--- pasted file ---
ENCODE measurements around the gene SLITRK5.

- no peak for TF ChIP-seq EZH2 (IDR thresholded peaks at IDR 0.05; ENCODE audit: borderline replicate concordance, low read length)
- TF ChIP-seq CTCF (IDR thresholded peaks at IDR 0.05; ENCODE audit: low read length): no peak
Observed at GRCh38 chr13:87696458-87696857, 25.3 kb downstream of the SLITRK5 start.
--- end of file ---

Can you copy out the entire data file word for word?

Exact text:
ENCODE measurements around the gene SLITRK5.

- no peak for TF ChIP-seq EZH2 (IDR thresholded peaks at IDR 0.05; ENCODE audit: borderline replicate concordance, low read length)
- TF ChIP-seq CTCF (IDR thresholded peaks at IDR 0.05; ENCODE audit: low read length): no peak
Observed at GRCh38 chr13:87696458-87696857, 25.3 kb downstream of the SLITRK5 start.